TABLE 5__________________________________________________________________________OXIDATION OF SACCHMOSE AT 75° C. Oxygen flow rate reaction time O2Ex. Catalyst moles/sec (h) moles oxyacid concentration M__________________________________________________________________________20 CuCl2.2H2 O 1.4 10-5 4 0.15 0.1821 X CuCl2.2H2 O -- 10 -- 0.1622 FeSO4.7H2 O 0.1 10-5 10 0.02 0.0423 Cr(NO3)3.9H2 O 0.9 10-5 6 0.06 0.1324 Co(CH3 --COO)2 0.2 10-5 8 0.04 0.0925 NiCl2 0.1 10-5 10 0.03 0.06__________________________________________________________________________ X oxydation with air
The oxidation of saccharose is carried out in a 150 ml autoclave, provided with a mechanical stirrer, at an oxygen pressure of 1.0 MPa in the presence of 100 ml of water, 0.17 g CuCl2.2H2 O (1.10-2 M), 8 g NaOH (2.0M) at a temperature of 75° C.; and a saccharose concentration of 20% by weight.
The procedure of Example 26 was repeated with the use of maize starch at a concentration of 20% by wt.
The procedures of examples 26 and 27 were repeated at an oxygen pressure of 0.1 MPa. The data of examples 26-29 are summarized in Table 6.
TABLE 6______________________________________ Substrate of PO2 Reaction OxyacidsExamples oxidation MPa time, h concentration*______________________________________26 Saccharose 1.0 3.0 1.927 " 0.1 10.0 1.728 Maize starch 1.0 4.0 1.829 " 0.1 20.0 1.6______________________________________ *Calculated for 1 COOHgroup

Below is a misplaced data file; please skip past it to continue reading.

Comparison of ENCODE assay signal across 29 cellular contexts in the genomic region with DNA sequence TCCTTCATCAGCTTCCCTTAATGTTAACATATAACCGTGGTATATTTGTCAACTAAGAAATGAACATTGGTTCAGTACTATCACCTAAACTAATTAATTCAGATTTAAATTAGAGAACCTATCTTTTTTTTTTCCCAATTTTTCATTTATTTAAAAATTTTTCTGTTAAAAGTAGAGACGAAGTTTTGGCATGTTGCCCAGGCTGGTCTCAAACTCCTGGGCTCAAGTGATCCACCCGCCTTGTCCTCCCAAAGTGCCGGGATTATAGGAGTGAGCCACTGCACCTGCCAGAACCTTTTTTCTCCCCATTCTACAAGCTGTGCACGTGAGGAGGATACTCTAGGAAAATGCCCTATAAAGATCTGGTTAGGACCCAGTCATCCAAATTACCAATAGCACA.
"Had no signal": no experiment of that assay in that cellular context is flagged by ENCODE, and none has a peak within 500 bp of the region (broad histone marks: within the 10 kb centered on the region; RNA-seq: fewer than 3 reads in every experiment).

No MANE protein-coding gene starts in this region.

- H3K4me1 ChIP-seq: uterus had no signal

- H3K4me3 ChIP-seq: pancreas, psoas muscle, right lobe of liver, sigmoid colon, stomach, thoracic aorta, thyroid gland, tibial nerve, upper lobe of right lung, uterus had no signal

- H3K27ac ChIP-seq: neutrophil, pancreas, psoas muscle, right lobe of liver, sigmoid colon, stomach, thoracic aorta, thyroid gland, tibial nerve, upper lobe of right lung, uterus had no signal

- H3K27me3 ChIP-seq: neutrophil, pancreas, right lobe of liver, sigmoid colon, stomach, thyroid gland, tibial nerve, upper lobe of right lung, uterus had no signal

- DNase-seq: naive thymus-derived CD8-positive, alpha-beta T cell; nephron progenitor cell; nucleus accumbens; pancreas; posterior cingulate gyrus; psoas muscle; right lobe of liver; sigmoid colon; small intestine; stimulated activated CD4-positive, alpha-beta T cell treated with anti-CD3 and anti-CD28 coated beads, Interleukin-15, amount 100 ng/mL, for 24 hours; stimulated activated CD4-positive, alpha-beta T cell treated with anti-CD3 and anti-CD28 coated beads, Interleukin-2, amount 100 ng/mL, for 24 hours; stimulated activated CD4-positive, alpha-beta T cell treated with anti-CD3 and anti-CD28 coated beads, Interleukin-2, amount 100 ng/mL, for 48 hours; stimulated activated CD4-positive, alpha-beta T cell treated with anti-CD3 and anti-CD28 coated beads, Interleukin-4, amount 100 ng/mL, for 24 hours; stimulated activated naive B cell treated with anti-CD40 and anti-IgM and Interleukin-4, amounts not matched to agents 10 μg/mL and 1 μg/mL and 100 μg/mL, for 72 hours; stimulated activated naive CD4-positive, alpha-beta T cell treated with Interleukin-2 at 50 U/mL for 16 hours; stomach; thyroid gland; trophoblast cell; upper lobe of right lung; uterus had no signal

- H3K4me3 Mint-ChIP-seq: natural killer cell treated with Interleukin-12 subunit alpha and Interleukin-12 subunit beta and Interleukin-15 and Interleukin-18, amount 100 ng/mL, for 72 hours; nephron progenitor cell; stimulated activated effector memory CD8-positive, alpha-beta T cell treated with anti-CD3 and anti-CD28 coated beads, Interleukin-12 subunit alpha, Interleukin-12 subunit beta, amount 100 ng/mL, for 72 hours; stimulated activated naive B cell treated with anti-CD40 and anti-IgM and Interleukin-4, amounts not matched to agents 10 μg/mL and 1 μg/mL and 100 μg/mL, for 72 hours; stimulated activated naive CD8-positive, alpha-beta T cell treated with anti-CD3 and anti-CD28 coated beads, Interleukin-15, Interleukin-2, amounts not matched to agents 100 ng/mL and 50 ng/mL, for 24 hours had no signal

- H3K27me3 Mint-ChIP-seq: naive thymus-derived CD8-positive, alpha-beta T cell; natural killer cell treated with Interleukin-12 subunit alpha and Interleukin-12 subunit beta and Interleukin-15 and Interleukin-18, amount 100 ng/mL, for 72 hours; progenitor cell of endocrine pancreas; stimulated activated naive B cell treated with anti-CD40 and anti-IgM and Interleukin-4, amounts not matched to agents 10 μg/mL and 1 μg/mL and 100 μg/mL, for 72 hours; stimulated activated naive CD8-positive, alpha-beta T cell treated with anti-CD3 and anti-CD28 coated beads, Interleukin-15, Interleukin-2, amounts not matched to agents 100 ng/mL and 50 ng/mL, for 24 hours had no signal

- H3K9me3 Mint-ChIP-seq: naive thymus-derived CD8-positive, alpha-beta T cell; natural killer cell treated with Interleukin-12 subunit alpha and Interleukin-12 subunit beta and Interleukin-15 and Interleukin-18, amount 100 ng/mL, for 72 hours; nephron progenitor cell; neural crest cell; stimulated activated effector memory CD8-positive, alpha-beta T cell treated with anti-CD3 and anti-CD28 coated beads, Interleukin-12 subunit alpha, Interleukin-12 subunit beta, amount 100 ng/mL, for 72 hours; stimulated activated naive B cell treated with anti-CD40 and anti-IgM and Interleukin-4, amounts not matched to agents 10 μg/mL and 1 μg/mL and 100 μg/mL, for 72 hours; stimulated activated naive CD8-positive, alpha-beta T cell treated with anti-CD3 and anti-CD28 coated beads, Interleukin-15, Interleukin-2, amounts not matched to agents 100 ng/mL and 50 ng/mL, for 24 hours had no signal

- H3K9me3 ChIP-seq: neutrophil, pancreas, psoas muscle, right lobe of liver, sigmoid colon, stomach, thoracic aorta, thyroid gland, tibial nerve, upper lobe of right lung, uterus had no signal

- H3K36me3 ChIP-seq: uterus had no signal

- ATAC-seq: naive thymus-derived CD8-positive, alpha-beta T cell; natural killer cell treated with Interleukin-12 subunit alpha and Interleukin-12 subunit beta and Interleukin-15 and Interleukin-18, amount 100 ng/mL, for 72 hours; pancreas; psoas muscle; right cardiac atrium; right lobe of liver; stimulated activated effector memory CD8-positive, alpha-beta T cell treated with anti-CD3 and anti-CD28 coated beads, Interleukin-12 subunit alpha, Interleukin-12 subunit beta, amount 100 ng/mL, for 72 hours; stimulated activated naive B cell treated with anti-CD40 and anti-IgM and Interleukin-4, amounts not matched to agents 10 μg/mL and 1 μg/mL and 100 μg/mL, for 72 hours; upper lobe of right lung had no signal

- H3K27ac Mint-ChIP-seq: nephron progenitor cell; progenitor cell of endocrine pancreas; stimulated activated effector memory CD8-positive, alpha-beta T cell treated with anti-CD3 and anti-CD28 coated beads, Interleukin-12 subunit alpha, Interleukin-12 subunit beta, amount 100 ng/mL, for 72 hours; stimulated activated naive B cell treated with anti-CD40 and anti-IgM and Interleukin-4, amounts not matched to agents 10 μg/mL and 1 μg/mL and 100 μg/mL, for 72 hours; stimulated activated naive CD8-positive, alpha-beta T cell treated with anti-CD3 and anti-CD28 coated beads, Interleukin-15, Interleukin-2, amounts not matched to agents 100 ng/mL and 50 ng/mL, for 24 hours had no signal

In a 22 l autoclave (provided with a stirring system and thermostatic jacket), 10 1 of distilled water, 2 kg of maltodextrin (medium molecular weight of about 105), 12.5 g of CuSO4.H2 O, and 1.383 kg of NaOH pellets were added. 5 MPa of air were charged and the temperature was raised to 70° C. During 16 hours of reaction, oxygen exhausted air was renewed four times (about every three hours). The reaction mixture was cooled to room temperature. The final pH was equal to 9. Water was removed with spray drier equipment yielding 2.8 kg of a white powder. The results are summarized in Table 7.
The procedure of example 20 was repeated using commercial maize starch and starch hydrolyzate (medium molecular weight of about 1·103). Conditions and results obtained in Examples 21-22 are summarized in Table 7.
TABLE 7______________________________________OXIDATION OF STARCH AND STARCHHYDROLYZATES UNDER PRESSUREWITH AIR (5 MPa) mmoles of React. NaOH/ time OxyacidExample substrate G1.units T ° C. (h) conc.______________________________________30 Maltodextrin 2.8 70 16 2.34 M31 Hydrolized 2.8 65 12 2.47 M Starch32 Starch 2.8 75-80 16 2.21 M______________________________________
Table 8 summarizes the preferred conditions for oxidation of different mono- and di-saccharides, maize starch and maize starch hydrolyzates with references to aqueous solutions having a concentration of the substrate of 10% by wt.
TABLE 8______________________________________PREFERRED CONDITIONS FORCARBOHYDRATES OXYDATION(AQUEOUS SOLUTIONS 10% W/W) Catalyst Concentration concentrationCarbohydrate T° C. of base, NaOH, M Cu(II) · 103,______________________________________ MD - Mannitol 30 ÷ 50 0.05 ÷ 0.10 3.0D - Sorbitol 40 ÷ 60 0.10 ÷ 0.15 5.0Dulcitol 40 ÷ 60 0.05 ÷ 0.10 5.0L-Arabinose 30 ÷ 50 0.05 10.0D - Glucose 30 ÷ 50 0.05 5.0L - Ramnose 40 ÷ 60 0.20 ÷ 0.50 5.0D - Lactose 40 ÷ 50 0.10 ÷ 0.20 5.0D - Maltose 30 ÷ 60 0.05 ÷ 0.10 10.0Saccharose 60 ÷ 80 0.20 ÷ 0.40 5.0Hydrolised 60 ÷ 70 0.10 ÷ 0.30 20.0Maize starch,M.W. 103 - 105Maize starch 70 ÷ 80 0.10 ÷ 0.20 10.0______________________________________